I push my face into my pillow, keeping my eyes clenched shut, hoping I can drift away from my cot and back to that kitchen, hoping this time round I’ll keep Bella from going to Greg’s and getting on that plane. This morning, I got closer than any time before. Maybe, if I just focus…

Invisible Gold

Her reflection is only inches below her nose. It stares up at her with puffy, unflattering eyes. She hates the way her eyes look: unpainted, naked, exposed. She looks unoriginal, bland.

The other girl, Kendall, is behind her, patting her back, urging her to release. It will be easy, Kendall promises. You just have to heave and let go.

But she can’t let go. Her knees are pressed against the floor, with only the thin layer of her pajamas to separate them from the cold tile. She grabs the toilet seat, knuckles as white as the porcelain they are clamping down on, and groans, clenching her stomach. But nothing comes out, except a strand of drool, swaying from her lips to the surface of the toilet water.

She swallows. The tangy echo of marinara crouches in the back of her teeth, and her tongue struggles to carve brown bits of meat from between her molars. Why did they eat so much, stuffing themselves until their stomachs were almost ripping open?

Kendall is still coaching the girl how to slide two fingers to the back of the tongue. Her fingers are bitter, which helps her to gag, but now matter how much she heaves…

Her chin is now slick with saliva, and she slips off her. Now she is sitting on the floor, staring up at the flickering fluorescent light.

When she closes her eyes, she’s back in the studio, bulbs flashing in rhythmic pulses, where she posed in spiked track shoes and a banana yellow sports bra. One leg was straight behind her, taut and lean, and the other leg was bent, her knee pushing up into the yellow cloth.

And her belly. She tried not to look at it, focusing her pretend gaze on a hypothetical gold medal in front of her and nine other imaginary Olympians. But she could still feel the ripples of skin, the rolls of flesh bunched and scrunched up. She had drunk only coffee all week; she would have drunk pure water but the caffeine help you piss out the extra water weight. She had nearly fainted on set, the camera flashes hypnotically dragging her weary eyes down. If only she had posed as a high jumper, her belly could have been stretched and smooth and lean.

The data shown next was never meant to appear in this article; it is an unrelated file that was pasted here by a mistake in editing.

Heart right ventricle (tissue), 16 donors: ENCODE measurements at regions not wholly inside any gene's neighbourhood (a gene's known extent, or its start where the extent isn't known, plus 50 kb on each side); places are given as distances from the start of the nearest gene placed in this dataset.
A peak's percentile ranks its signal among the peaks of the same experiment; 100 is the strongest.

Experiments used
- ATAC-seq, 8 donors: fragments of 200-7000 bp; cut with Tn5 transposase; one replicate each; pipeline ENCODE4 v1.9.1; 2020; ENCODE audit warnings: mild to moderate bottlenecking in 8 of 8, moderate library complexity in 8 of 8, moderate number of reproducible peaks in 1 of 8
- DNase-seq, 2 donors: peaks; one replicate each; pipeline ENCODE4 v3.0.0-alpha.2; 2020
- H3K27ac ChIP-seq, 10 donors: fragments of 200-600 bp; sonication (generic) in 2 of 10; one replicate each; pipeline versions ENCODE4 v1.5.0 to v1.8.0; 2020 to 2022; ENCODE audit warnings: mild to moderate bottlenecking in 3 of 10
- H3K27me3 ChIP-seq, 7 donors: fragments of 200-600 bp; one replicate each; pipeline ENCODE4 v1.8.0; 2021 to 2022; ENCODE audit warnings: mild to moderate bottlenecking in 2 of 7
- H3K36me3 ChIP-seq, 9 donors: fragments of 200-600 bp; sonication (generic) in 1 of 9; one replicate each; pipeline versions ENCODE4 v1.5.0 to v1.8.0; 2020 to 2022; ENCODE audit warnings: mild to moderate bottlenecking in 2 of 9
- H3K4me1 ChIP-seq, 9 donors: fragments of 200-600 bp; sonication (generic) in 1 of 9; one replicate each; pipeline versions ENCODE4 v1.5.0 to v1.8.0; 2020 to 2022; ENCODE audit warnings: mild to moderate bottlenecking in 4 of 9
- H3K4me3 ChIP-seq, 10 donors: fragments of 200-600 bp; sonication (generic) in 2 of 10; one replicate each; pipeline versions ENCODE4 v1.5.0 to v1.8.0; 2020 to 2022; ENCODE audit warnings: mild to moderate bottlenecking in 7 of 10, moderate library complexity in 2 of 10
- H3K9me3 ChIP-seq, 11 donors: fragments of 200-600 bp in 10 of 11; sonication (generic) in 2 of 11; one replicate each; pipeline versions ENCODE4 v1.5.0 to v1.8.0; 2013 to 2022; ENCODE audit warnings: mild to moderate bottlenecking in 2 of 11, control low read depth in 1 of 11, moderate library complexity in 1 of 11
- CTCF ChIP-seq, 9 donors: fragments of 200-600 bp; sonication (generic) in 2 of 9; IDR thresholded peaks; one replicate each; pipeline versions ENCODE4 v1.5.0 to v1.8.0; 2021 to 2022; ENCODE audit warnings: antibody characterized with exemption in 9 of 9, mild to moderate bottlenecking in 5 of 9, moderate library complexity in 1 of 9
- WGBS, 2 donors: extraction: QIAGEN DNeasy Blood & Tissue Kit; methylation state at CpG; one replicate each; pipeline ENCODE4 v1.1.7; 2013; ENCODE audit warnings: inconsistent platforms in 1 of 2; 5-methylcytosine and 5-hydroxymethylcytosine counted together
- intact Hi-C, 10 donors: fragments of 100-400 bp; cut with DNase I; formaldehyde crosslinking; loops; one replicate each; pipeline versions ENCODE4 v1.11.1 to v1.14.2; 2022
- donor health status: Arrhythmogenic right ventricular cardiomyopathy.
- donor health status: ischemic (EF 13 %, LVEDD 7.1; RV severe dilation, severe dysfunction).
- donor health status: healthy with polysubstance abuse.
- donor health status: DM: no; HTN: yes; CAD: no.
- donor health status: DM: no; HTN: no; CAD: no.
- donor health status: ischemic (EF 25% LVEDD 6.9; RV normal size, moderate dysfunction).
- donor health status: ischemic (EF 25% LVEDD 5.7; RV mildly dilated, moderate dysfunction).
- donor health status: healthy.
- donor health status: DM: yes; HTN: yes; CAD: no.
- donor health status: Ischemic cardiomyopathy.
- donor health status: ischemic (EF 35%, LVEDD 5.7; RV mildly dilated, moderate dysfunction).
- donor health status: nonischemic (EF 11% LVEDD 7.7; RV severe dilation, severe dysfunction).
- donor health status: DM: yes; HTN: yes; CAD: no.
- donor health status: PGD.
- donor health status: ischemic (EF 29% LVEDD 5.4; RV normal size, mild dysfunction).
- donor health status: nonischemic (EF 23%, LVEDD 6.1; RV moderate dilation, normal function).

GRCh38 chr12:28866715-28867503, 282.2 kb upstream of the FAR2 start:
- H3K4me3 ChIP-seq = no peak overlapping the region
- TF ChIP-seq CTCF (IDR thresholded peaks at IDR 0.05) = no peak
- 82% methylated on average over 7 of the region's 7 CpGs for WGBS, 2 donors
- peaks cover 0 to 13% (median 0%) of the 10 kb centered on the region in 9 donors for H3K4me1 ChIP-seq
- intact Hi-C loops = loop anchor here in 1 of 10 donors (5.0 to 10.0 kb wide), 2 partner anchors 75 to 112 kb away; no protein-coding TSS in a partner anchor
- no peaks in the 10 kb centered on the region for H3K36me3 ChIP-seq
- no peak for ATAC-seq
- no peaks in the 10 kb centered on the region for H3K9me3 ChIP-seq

Then she blinks, and she’s back in the bathroom, belly sticky and white and round, teeth full of marinara. Kendall is blurry and doubled, the two images of her face pulling together and sliding apart. Her belly is a thin strip of gold, winking between the rim of the jean shorts and a white tank top.

The girl’s groan turns into a dry sob. In the corner of the eye is the empty pizza box, limp and greasy, sitting between the yoga mat which is her bed and the laptop which is their TV. The sight of dry sauce and spare crusts makes her dizzy, and she wonders with revulsion how she could have thought it a smart idea to eat so much after a whole week of eating air.

Kendall’s hand is pushing toward her lips, offering a single white pill. The girl whimpers, brushing the hand away, despite assurances that it will loosen everything up. She’s had enough of pills. That’s all this past week was: coffee and pills to keep the pangs of hunger down.

Something is buzzing. Maybe the fluorescent lights, or her own skull. Her eyes crawl sluggishly to the side. Her phone is between her and the damp pizza box, buzzing with a picture of herself and a smiling woman twice her age. How she wants to reach out for it, stretch her arms towards the vibrating rectangle. She could hear the voice asking how her first week was, if she had an easy time moving in. If her roommate was showing her around the city, whether she had been in any exciting commercials yet.

But she leaves the phone. She knows her mother is excited for her, glad for her opportunities in a world she doesn’t quite understand. Her mother gets ‘lots of love’ and ‘laugh out loud’ confused, and thinks a thousand likes on a photo means you are already famous. She is supportive, but no matter how supportive she is, lingering in the back of her voice is the silent request to come home, to live a life of blue shirts and customer service, belly bulging not with desperate pizza, but the next generation, a babbling addition to family photos for phone screens. Back home is the smell of fresh dust, kicked up into the air by industrial combs, churning up waves of dirt clods and razor sharp spikes of golden straw. Here the air reeks with whatever is growing in the walls, keeping the air damp and the rent low.

The buzzing stops. The photo of the mother and the girl disappear into the cool black glass. Kendall pushes the pill once more, and this time the girl swallows reluctantly.

She sweats, and her skin prickles, and then she turns around, heaving what looks like vegetable soup into the toilet bowl. Water splashes up, and she releases again. Then she slumps, back trembling, hair falling into the bowl and dangling in her own gluttony.

Kendall is speaking in a soothing voice, pulling her back from the toilet, wiping her face with a towel and raking strands of hair behind her ears. She is gentle, careful to avoid tangling the hair in the girl’s earring studs.

Then all her hair is behind her neck, dripping down her own tank top into the back of her underwear. She is thankful for those pink pajama pants. The floor would be cold without them.

Her phone buzzes once more. She crawls over to it, seeing one more glimpse of her reflection in the dark glass before pulling up the most recent text message: I’ll try again tomorrow. Hope your first week went well! LOL